It will be observed that tooth-like, tooth backing mounts, generally designated 19, formed integrally as a part of saw disc S, are provided adjacent each tooth T. The mounts 19 include transversely extending, front and rear faces 20 and 21, and upper peripheral faces 22, the front faces 20 having central projecting keys 20a (FIG. 4) which are snugly received in keyways 15a provided in the rear faces 15 of the teeth T.

Extending substantially perpendicularly relatively to the rear faces 21 of the mounts 19, are linear, chordal, peripheral surfaces 23, joining to peripheral guide surfaces 24 which are in leading relation to the subsequent tooth T in the direction of rotation of disc S. Surfaces 24 are generated from the axis of rotation about equal radii R-2 which are a predetermined amount shorter in length than the radii R-1. Both the surfaces 22 and 24 on opposite sides of each of the teeth are generated about the same radii R-2 and function to limit the depth of cut to a predetermined distance, e.g. one-quarter inch. It will be noted that the cutting edges 18 are relieved by the tooth surfaces 17 which slope inwardly to meet the upper edges of the mount front faces 20. Provided in each of the mounts 19, are chordally extending openings 25 to receive bolts or other fasteners 26 which extend into threaded openings 27 in the teeth T and securely, but releasably, fix them in position.

The teeth T may be formed as shown in FIGS. 3 and 4 with a carbide cutting tip 181 brazed or otherwise securely fixed to the tool-steel tooth body to provide the cutting edge 18. The tip 18 is wider than the saw blade S and the tooth body is relieved as at 28 and 29. The front faces 14 of the teeth also extend at an angle "c" to the radii R-1 to provide cutting edge relief.

The configuration of openings 10 differs from the usual gullet and is more advanced than the enlarged prior art gullets. It has been determined that the position and shape of the openings 10 with respect to the cutting edges 18 and front faces of the teeth is critical to carrying the considerable volume of chips generated by each tooth to a remote location for discharge, and to achieving the desired cutting efficiency and increased tooth life.

As in previous saws, each opening 10 includes a gap 30 between the front face 14 of each tooth T and an opposite thumb-like projection 31. The gap 30 leads (FIG. 2) to a throat portion 32 which widens to an enlarged circular pocket portion 33. The center "x" of each circular portion 33 lies on a circle generated by a common radius R-3 and each circular portion 33 is generated about a radius "y" from a center "x". The centers "x" are radially aligned with the surfaces 31a of projections 31 on lines 34 parallel to and offset a distance "z" from radii R-1 extending from axis "b" to each cutting edge 18. Provided for each throat section 32 is a radially inclined deflector wall 35 which extends at a forwardly inclined angle "d" from the inner edge 18a of the front face of each tooth T to merge smoothly with each circular portion 33. The walls 35 deflect chips cut by the teeth T forwardly into the more forwardly located pocket portions 33 so that the chips do not tend to bunch up along one wall of the pockets and spill out.

THE OPERATION

In operation, and with the saw blade S spinning at about 1300 r.p.m., when not under load, the teeth T of the saw are moved into a tree in the path of the vehicle by advancing the vehicle. When larger diameter trees in the neighborhood of 15 to 18 inches in diameter are being cut with a saw in the neighborhood of fifty inches in diameter, and having typically twelve teeth, two teeth T will be in cutting engagement with the tree simultaneously when the saw reaches the mid-portion of the tree. Until this occurs, one tooth will be in cutting engagement with the tree and, of course, this is true for smaller diameter trees and also for larger diameter trees when the saw has progressed in its cut somewhat beyond the mid-portion of the tree. Because the surfaces 24 and 22 are of the same diameter, the bite of each tooth T is positively restricted to avoid the imposition of undue loads on any one tooth and the two point bearing provides a better control of the cut, and a smoother cut which can be achieved with less horsepower.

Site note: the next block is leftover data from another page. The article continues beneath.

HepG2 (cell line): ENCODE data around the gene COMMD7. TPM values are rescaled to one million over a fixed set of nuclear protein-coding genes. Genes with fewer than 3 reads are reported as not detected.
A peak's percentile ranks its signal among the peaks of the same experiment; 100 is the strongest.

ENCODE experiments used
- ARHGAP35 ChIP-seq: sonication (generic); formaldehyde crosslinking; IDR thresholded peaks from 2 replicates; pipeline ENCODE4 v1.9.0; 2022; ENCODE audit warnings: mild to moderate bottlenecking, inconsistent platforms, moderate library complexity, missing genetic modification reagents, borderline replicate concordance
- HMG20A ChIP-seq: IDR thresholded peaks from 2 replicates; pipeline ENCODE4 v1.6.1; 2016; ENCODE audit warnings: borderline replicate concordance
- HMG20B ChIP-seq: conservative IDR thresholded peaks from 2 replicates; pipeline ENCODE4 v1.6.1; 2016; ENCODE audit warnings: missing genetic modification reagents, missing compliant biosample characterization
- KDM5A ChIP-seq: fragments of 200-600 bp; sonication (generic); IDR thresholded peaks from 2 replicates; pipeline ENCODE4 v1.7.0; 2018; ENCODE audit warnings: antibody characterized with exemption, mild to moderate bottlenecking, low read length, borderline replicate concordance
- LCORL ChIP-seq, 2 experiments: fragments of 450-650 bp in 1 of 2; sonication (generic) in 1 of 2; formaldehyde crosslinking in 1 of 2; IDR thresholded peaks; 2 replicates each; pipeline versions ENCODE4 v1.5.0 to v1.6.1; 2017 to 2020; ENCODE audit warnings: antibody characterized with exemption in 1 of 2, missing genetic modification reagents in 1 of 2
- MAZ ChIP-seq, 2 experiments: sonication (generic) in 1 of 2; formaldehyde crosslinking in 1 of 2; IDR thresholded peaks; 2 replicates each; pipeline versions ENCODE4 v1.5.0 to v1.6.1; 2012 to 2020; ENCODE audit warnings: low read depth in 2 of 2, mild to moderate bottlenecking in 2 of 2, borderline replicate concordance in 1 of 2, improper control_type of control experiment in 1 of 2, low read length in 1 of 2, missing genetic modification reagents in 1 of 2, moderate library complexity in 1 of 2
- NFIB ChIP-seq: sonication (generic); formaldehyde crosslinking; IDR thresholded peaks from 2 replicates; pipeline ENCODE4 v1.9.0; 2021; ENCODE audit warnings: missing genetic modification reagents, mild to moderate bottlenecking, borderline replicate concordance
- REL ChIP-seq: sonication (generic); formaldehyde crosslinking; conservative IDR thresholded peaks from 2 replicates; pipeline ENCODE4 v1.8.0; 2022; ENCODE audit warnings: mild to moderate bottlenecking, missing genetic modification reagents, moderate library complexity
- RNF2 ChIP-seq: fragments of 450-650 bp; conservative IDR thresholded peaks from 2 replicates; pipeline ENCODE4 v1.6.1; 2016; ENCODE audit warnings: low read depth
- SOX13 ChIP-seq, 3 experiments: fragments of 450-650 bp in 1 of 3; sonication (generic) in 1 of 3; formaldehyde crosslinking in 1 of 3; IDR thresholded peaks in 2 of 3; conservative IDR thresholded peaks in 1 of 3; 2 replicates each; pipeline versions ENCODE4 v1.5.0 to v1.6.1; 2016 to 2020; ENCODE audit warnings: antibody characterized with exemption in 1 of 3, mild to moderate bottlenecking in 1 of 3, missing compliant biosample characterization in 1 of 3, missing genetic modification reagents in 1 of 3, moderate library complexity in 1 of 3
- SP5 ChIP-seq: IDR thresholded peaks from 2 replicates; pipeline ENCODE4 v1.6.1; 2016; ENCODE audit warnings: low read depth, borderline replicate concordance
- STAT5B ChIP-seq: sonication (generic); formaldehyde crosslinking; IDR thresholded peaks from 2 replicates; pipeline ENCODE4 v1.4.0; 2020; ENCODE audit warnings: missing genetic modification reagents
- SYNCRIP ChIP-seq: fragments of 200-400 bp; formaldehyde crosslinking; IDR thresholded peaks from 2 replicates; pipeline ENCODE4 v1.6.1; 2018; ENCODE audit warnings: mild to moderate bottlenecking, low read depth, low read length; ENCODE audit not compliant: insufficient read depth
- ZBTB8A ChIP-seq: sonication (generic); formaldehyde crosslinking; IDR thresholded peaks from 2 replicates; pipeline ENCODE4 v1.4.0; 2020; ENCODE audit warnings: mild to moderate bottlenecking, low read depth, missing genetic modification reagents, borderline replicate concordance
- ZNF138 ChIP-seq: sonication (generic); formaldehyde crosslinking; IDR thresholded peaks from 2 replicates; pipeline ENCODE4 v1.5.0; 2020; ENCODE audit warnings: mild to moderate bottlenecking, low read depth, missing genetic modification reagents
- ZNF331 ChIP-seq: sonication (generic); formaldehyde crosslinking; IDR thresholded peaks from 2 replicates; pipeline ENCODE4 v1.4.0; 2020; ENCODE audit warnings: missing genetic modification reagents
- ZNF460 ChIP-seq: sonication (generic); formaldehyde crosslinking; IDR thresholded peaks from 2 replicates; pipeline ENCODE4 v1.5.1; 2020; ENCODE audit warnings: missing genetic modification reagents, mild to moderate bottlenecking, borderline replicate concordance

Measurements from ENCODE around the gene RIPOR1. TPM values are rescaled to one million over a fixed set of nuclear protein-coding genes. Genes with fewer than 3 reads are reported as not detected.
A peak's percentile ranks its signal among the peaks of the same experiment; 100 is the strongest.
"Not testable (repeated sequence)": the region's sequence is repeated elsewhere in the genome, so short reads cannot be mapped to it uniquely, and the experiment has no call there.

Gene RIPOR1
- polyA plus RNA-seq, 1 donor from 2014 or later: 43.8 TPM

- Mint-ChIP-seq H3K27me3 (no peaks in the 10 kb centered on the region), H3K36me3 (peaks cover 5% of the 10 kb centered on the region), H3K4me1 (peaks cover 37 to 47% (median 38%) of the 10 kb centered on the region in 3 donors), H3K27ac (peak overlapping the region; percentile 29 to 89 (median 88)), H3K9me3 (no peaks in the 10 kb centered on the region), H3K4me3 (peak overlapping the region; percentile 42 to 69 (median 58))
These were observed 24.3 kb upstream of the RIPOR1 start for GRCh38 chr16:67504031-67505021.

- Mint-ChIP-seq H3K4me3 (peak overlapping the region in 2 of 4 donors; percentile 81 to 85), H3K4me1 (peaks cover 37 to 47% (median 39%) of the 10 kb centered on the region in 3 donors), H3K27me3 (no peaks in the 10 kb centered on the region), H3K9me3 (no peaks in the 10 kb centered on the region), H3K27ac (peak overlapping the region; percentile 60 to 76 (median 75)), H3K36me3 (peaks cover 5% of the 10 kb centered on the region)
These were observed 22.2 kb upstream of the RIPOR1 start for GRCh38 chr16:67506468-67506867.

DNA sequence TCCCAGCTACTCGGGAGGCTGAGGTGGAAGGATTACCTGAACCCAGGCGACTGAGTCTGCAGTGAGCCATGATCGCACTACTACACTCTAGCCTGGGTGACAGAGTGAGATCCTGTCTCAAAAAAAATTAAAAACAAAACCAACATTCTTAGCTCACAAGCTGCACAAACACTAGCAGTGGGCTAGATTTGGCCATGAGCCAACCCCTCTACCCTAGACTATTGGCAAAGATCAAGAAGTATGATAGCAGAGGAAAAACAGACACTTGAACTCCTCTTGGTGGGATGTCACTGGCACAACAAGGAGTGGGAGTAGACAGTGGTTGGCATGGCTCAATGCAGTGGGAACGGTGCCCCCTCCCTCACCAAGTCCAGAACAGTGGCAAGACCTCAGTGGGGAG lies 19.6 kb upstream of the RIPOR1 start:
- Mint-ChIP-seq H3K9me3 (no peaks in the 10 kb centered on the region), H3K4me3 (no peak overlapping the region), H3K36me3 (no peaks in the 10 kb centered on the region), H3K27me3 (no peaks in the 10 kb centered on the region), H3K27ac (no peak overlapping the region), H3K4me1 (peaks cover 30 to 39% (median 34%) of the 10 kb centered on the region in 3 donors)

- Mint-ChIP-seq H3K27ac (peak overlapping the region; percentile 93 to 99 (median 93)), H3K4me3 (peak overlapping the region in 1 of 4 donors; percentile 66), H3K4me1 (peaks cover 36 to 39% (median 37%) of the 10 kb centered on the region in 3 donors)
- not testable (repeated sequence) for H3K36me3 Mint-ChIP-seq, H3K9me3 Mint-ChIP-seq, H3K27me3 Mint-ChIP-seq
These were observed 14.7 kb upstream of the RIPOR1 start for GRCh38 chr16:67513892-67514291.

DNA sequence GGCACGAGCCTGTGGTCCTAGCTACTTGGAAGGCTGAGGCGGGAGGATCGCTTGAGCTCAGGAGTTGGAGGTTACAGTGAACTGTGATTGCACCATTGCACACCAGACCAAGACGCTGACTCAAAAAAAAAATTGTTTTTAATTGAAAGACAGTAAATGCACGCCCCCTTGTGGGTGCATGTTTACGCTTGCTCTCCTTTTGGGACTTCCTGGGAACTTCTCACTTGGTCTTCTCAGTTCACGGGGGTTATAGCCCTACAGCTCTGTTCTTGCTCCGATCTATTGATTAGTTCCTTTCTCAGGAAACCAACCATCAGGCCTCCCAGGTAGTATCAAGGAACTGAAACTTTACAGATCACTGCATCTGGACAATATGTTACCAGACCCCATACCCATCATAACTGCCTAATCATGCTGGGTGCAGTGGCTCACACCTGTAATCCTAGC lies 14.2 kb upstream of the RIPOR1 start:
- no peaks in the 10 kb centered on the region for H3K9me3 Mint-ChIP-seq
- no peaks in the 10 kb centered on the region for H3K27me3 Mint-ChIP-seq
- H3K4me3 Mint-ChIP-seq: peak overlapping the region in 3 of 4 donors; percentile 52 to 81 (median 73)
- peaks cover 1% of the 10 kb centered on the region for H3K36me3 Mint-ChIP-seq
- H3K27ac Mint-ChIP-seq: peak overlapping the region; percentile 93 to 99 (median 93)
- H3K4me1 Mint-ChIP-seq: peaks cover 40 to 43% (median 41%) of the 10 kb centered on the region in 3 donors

Saw chips cut by a tooth T are deflected inwardly by the remaining body of the tree through the adjacent gap 30 to impinge upon the angular deflector wall 35 which deflects the chips to distribute them in a more uniform disposition in the adjacent, more forwardly tilted pocket 33. The chips remain in the pocket until the pockets revolve to a position in which they can clear as a result of centrifugal forces. In this connection, it should be understood that the saw blade is guarded from above and below by the non-rotating housing structure generally designated H which has upper and lower guard plates 36 and 37, each provided with a vertically aligned opening 38 to receive a tree. The plates 36 and 37 are of greater diameter than the saw so that the saw is only exposed at the openings 38. It is only exposed at the outer edge of openings 38 because a support shelf 39, supported by plate 36, extends above the saw as indicated in FIG. 1 to provide a support for trees which have been severed while a bunch is accumulating. The kerf of the saw is such that the severed trees slide along the shelf 39 as they are cut and the trees do not bind the saw. The pockets 33 convey the chips and are of such volume and disposition as to do this in a most efficient manner, with radially angled forwardly inclined walls 35 preventing unbalanced packing of the chips in the pockets 33.

The linear tips shown in FIGS. 3-5 have been found to work well in hardwoods which have a tighter grain. For softer woods, the shallowly V-shaped tips shown in FIGS. 6 and 7 provide a more gradual movement of the tip into the grain and cut the softer woods more cleanly with better definition. The key and keyway relationship at the rear of teeth T provides greater lateral stability during the cut.

It is to be understood that the embodiments described are exemplary of various forms of the invention only and that the invention is defined in the appended claims which contemplate various modifications within the spirit and scope of the invention.